• I love seeing the wacky end-of-semester projects the kids stagger in with. Today's best was a group of teens asking to use a study room so they could work on their "theme park based on the human digestive system". It looked pretty good, nice use of pipe cleaners.
  • For the past couple years I've collaborated with Pattie Woods, our Parent Connections' Parent Educator on a big extravaganza program for National Library Week/Week of the Young Child (yes, I know we were a week early this year, but we do it for the four year olds so we have to pick a day when they don't have 4K). Pattie does most of the work and I supply this and that. I have to really let go of my need to organize things for this because it always tends to be a bit chaotic and last-minute, no matter how much we discuss it beforehand! Pattie usually gets volunteers from MOPs to do a lot of the cutting out of crafts and teachers from the local preschools help out as well. She has an army, but still does a lot of the work herself.. This year we had the program throughout the library on Wednesday morning, so I didn't do preschool interactive that morning. There was food, dogs from the local animal shelter, a "real Clifford" as one little girl said, and several activity stations. I have no real idea how many people came, but I'm guessing around 200, including a group from the special education school.
  • We did have a few glitches, mostly in the realm of crowd control. We need to try to spread out the stations more next year (we had originally planned to have stations upstairs, but somehow that didn't happen on the day of the program). The circulation staff suggested an area for coats (not needed last year when the weather was warm!) and more garbage cans!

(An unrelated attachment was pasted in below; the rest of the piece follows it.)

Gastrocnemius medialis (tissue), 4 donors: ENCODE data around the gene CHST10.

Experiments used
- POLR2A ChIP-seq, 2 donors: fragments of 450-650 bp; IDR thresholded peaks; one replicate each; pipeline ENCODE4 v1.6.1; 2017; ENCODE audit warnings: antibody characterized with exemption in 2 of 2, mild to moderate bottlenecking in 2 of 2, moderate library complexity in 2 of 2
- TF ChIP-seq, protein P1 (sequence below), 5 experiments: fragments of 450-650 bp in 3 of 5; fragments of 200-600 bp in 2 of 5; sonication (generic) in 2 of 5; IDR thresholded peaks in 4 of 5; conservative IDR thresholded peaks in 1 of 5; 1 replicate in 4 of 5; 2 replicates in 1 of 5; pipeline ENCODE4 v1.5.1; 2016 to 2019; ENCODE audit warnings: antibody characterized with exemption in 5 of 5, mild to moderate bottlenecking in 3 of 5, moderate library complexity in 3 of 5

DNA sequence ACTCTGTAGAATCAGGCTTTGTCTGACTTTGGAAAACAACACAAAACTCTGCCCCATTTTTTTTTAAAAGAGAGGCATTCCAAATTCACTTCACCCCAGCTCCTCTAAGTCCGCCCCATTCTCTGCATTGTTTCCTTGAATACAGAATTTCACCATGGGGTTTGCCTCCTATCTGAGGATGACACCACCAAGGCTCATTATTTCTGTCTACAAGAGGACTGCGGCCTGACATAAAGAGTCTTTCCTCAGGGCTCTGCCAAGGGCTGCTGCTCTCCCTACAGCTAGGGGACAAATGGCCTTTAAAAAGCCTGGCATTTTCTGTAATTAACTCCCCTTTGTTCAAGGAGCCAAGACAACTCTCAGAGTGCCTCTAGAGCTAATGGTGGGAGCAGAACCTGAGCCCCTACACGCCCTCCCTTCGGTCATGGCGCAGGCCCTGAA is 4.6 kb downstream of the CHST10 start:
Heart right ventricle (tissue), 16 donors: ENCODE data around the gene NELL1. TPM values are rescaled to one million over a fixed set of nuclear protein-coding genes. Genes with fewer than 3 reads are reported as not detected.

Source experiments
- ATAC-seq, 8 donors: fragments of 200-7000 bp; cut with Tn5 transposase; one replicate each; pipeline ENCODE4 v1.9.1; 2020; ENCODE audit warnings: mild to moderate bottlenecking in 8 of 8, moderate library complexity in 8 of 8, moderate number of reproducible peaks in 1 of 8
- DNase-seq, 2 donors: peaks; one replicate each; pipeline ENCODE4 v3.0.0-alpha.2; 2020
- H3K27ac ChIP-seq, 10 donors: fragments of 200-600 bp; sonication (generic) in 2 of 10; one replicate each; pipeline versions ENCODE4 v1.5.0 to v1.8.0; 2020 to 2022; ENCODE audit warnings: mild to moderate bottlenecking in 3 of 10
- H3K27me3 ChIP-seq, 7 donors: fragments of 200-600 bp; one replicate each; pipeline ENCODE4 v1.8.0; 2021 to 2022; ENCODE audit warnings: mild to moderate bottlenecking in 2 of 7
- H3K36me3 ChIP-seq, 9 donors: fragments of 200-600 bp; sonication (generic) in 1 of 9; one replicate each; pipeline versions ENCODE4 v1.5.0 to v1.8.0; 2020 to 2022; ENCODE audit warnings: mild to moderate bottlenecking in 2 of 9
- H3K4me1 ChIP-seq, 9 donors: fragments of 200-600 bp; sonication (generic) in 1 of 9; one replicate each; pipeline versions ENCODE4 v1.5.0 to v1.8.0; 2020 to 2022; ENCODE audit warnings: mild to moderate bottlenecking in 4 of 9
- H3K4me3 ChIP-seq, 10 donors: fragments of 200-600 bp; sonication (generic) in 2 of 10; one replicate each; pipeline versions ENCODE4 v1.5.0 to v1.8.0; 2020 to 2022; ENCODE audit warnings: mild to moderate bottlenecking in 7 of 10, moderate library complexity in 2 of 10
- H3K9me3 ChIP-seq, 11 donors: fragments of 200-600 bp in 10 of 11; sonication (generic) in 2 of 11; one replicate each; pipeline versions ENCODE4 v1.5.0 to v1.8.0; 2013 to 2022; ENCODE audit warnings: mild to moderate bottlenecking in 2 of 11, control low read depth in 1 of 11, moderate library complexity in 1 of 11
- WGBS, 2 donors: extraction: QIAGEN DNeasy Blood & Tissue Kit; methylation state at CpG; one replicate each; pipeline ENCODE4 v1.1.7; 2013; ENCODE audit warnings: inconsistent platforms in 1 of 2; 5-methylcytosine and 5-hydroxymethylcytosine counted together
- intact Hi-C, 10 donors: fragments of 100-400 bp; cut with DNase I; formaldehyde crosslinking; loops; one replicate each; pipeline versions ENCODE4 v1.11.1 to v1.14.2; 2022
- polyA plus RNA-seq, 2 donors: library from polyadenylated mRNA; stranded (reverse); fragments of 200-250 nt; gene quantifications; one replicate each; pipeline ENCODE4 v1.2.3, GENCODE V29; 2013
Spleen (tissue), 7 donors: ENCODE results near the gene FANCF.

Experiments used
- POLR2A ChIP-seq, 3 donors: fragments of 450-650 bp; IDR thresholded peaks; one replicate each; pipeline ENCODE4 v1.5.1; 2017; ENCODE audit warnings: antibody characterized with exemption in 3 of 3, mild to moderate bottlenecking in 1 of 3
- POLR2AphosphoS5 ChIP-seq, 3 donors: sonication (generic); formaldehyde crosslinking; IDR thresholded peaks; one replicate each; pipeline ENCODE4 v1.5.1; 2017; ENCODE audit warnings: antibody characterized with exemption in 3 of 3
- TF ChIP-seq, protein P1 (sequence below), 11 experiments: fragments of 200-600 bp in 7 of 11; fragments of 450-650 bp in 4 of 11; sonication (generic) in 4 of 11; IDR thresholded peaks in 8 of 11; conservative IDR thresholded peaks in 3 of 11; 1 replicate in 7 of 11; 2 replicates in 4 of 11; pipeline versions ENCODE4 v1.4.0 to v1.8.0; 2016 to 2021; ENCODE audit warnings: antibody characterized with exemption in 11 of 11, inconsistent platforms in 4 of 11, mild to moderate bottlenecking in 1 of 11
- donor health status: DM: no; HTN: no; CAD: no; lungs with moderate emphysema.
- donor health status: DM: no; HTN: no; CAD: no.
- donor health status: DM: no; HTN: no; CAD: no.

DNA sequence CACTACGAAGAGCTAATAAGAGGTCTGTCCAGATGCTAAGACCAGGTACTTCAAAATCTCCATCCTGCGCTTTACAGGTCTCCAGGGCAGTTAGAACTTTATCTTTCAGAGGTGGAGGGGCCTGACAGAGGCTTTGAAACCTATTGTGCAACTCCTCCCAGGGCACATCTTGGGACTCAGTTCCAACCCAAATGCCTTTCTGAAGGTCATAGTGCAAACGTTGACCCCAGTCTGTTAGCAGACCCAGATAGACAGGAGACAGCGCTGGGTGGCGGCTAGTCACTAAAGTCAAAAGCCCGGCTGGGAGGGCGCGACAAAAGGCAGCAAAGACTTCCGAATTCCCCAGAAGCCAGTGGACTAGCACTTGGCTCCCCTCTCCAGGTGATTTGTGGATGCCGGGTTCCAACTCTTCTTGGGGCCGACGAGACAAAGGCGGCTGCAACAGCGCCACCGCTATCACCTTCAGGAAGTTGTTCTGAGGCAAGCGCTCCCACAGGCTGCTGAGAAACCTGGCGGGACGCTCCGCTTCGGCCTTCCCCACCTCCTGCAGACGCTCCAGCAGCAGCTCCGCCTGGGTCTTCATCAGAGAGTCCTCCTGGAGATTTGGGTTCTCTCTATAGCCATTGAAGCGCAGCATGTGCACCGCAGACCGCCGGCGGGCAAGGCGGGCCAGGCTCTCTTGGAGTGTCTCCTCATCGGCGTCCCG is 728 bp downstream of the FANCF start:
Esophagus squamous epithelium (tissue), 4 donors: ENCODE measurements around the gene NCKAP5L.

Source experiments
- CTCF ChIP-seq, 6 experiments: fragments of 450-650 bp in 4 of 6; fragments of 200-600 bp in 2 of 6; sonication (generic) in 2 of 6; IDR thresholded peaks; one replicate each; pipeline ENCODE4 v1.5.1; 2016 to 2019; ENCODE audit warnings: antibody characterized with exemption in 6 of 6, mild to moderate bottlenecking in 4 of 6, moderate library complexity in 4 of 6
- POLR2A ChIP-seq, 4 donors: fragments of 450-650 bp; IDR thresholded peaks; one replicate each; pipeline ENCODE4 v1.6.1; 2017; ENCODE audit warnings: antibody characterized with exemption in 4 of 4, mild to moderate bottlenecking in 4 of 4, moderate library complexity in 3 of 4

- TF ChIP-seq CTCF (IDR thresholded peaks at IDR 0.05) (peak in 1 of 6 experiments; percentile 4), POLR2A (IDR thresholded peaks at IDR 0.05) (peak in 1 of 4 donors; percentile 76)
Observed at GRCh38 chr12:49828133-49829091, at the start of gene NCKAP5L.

Friday, April 12, 2013

Starring Jules (as herself) by Beth Ain

I almost didn't read this book. It is set in New York and it features a spunky girl with individual style and "pizzaz". Two strikes! However, I am super glad I did go ahead and read it because it also features a really well-written depiction of elementary school friendships and a girl who is thoroughly realistic and every seven-year-old girl can relate to what she's going through.

Jules is mostly happy with her life as a "scrambled eggs and chocolate milk type person" even though she does not currently have a best friend. Her best friend went on a fancy vacation and now she is into girly things and Jules feels very left out. It's just her and her lists, trying to keep herself focused. However, things seem to be looking up! She gets asked to audition for a tv commercial and there's a new girl - from London! - who just might be her new best friend. But now she's stressed and worried about her audition and things don't go the way she expects with Elinor.

What I loved about this story was that it never descended into stereotypes. Jules' weird quirks are interesting and make her a unique person, but they also get her into trouble and sometimes hurt other people's feelings. There's a natural feeling to her problems with Charlotte, her former best friend, and the author keeps a perfect balance between them, neither demonizing Charlotte for liking more "girly" things than Jules nor throwing in a fake make-up. At the end of the story, it's like Jules' mom says - even if they like different things and aren't best friends any more, they can still be nice to each other. The tv commercial is almost incidental to the story, the real plot being Jules' friendships with different people and how she learns to compromise with other people while still being herself.